David A Chesler, MD, PhD is a member of the following medical societies: American Association of Neurological Surgeons, American Medical Association, Congress of Neurological Surgeons

Disclosure: Nothing to disclose.

Faisal A Almayman, MBBS Post Doctorate Research Fellow, Department of Neurosurgery, Johns Hopkins University School of Medicine

Faisal A Almayman, MBBS is a member of the following medical societies: American Association of Neurological Surgeons, Saudi Stroke Association

Disclosure: Nothing to disclose.

Specialty Editor Board

Francisco Talavera, PharmD, PhD Adjunct Assistant Professor, University of Nebraska Medical Center College of Pharmacy; Editor-in-Chief, Medscape Drug Reference

Disclosure: Received salary from Medscape for employment. for: Medscape.

Kenneth J Mack, MD, PhD Senior Associate Consultant, Department of Child and Adolescent Neurology, Mayo Clinic

Kenneth J Mack, MD, PhD is a member of the following medical societies: American Academy of Neurology, Child Neurology Society, Phi Beta Kappa, Society for Neuroscience

Disclosure: Nothing to disclose.

Chief Editor

Amy Kao, MD Attending Neurologist, Children's National Medical Center

Amy Kao, MD is a member of the following medical societies: American Academy of Neurology, American Epilepsy Society, Child Neurology Society

Disclosure: Have stock from Cellectar Biosciences; have stock from Varian medical systems; have stock from Express Scripts.

Additional Contributors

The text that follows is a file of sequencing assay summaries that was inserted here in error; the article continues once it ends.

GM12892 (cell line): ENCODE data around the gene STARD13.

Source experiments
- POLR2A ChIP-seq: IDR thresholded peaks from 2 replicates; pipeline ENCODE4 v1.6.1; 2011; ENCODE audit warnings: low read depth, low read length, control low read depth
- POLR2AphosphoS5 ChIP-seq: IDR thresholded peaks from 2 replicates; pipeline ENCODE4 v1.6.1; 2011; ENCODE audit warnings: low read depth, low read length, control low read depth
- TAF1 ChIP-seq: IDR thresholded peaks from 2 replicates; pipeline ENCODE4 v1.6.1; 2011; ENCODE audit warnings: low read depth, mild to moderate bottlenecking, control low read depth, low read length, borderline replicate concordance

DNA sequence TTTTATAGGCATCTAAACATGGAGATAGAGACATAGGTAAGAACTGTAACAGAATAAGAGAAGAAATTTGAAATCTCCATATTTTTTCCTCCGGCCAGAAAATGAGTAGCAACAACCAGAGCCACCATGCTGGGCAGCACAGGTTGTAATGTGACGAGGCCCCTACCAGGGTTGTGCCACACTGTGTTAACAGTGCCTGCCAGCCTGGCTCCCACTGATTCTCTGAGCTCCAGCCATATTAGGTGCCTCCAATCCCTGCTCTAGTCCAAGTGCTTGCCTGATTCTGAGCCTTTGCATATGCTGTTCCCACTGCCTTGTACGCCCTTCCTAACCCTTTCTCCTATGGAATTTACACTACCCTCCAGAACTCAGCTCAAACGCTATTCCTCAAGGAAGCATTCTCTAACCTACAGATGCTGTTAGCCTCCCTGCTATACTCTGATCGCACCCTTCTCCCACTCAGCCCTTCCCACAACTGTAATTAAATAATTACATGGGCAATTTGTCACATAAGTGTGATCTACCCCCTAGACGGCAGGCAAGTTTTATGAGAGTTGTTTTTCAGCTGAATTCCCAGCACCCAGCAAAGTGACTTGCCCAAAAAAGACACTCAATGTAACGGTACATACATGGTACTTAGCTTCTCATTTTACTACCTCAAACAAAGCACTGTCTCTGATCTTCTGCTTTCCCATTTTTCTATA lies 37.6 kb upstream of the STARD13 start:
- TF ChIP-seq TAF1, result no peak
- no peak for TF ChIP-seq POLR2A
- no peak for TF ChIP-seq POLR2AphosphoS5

Raj D Sheth, MD Chief, Division of Pediatric Neurology, Nemours Children's Clinic; Professor of Neurology, Mayo College of Medicine; Professor of Pediatrics, University of Florida College of Medicine

Raj D Sheth, MD is a member of the following medical societies: American Academy of Neurology, American Academy of Pediatrics, American Epilepsy Society, American Neurological Association, Child Neurology Society

Disclosure: Nothing to disclose.


Alvin Marcovici, MD Consulting Staff, Southcoast Neurosurgery

Alvin Marcovici, MD is a member of the following medical societies: American Association of Neurological Surgeons, Congress of Neurological Surgeons, and Phi Beta Kappa

Disclosure: Nothing to disclose.

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CT scan demonstrates a hyperdense lesion within the posterior fossa of an 8-year-old boy who presented with nausea and vomiting.
T1-weighted sagittal MRI of an 8-year-old boy who presented with nausea and vomiting reveals an enhancing tumor within the fourth ventricle. The child underwent a suboccipital craniotomy and resection of his medulloblastoma.
T1-weighted sagittal MRI of 4-year-old boy who presented with gait ataxia and precocious puberty. MRI shows a heterogenous enhancing tumor located within the fourth ventricle with marked hydrocephalus.
T1-weighted axial MRI shows heterogeneous enhancement of the medulloblastoma in a 4-year-old boy who presented with gait ataxia and precocious puberty.
Coronal MRI confirms the presence of the tumor within the fourth ventricle of a 4-year-old boy who presented with gait ataxia and precocious puberty.
High-power magnification hematoxylin and eosin (H&E) section of a typical medulloblastoma